October 3, 2011
Up until now we’ve been offering engagement sessions as a part of our wedding photography packages.
Engagement sessions are very popular in Vancouver, as well as pretty much anywhere in North America, and the idea is to get photos done together before you’re getting married.
That’s all fine and dandy, and we dig the idea of doing a photo shoot before the wedding. It’s an awesome way for us to get to know couples and it’s a great way for couples to get an additional set of photos, as well as to get comfortable with us.
What we don’t like, however, is the term ‘Engagement Session’. We think it’s lame, to be honest, and the notion of an “Engagement Session” feels contrived and fake.
Another thing we don’t like is that so many people get the photos done in a place that has no meaning to them, doing things that mean nothing to them. Like awkwardly posing in a park they’ve barely even been to just because it’s nice, it’s safe and it’s what people are “supposed to do”.
That’s not what we want to offer couples.
But we do want to do photo sessions with couples before their wedding. So that’s why we’re replacing the engagement sessions with another, slightly different kind of session. Taking the good parts of engagement sessions and getting rid of the bad ones. Starting with the name.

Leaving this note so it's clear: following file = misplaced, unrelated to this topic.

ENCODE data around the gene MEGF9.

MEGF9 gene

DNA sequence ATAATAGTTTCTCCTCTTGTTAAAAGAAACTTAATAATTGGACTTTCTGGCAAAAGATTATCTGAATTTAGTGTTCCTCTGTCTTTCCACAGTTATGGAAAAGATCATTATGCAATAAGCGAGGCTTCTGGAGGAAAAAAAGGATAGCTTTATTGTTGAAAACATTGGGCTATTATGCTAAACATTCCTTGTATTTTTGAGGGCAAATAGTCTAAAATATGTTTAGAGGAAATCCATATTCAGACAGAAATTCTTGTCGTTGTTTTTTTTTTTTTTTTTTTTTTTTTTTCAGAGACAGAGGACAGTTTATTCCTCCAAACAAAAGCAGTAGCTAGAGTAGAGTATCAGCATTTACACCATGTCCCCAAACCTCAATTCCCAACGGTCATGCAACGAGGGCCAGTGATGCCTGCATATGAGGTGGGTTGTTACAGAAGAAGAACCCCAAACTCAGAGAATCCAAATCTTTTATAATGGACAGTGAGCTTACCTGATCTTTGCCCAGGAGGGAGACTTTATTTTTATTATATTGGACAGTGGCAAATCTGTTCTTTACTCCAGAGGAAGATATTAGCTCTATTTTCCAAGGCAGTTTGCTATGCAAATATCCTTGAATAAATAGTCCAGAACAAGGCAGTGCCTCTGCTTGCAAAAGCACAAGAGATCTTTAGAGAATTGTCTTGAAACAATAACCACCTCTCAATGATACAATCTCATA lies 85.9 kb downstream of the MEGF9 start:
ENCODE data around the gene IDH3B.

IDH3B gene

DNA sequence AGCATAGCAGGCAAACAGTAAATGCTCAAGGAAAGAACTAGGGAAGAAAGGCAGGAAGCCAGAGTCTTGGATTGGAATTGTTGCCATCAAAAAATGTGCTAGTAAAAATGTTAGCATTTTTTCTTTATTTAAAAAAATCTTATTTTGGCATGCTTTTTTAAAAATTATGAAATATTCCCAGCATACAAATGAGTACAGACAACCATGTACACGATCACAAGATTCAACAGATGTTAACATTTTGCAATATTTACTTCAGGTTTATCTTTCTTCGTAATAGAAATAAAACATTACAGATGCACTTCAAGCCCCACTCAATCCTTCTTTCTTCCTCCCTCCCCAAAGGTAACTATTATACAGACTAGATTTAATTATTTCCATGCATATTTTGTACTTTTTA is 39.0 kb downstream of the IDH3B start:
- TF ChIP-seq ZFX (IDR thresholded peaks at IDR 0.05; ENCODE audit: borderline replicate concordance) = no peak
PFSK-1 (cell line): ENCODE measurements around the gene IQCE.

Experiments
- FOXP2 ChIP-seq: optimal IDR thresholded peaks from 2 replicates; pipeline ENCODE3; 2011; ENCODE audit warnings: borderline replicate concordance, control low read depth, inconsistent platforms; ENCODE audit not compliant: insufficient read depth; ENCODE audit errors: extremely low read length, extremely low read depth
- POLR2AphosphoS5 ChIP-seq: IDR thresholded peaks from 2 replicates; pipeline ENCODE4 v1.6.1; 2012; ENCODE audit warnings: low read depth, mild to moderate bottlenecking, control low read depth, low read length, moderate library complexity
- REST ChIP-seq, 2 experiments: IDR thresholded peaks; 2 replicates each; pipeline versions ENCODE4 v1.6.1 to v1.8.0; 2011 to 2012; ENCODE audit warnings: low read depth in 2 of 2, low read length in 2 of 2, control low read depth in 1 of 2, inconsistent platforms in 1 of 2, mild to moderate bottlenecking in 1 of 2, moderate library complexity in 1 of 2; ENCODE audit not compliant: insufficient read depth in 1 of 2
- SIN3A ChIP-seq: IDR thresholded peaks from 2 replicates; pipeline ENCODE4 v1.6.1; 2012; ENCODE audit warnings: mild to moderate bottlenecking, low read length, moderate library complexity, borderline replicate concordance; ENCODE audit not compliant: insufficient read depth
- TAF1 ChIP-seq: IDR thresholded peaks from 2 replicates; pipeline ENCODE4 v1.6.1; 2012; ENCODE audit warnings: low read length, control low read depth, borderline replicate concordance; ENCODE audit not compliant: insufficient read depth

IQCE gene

We call them “Document You“.
We want to photograph people in their element. Document them.
So basically, “Document You” is a photography session where the couple and their personalities are in focus (mind the pun). We document the things that matter to the couple. We join them in their element, in something that is meaningful to them.
It can be as simple as having a beer together at the bar you always go to. Or go bowling together. Or spend an evening on your boat. Or go to a hockey game.
It can be anything, really, as long as it’s real.
That brings us to the experience we recently had at the Sundance Guest Ranch, just outside of Ashcroft in the British Columbia Interior.
Amber and Bryan live at the ranch so we decided to do pictures with them in their element, where they spend so much of their time together, doing the things they usually do. We were thrown into a situation that’s far from what we’re used to, but Amber and Bryan felt totally comfortable doing their thing. Which is exactly the point.
We want to document you and the things you do together. We don’t want to take posey photos of you in a park.
Amber and Bryan’s western Document You session was featured on The Lane.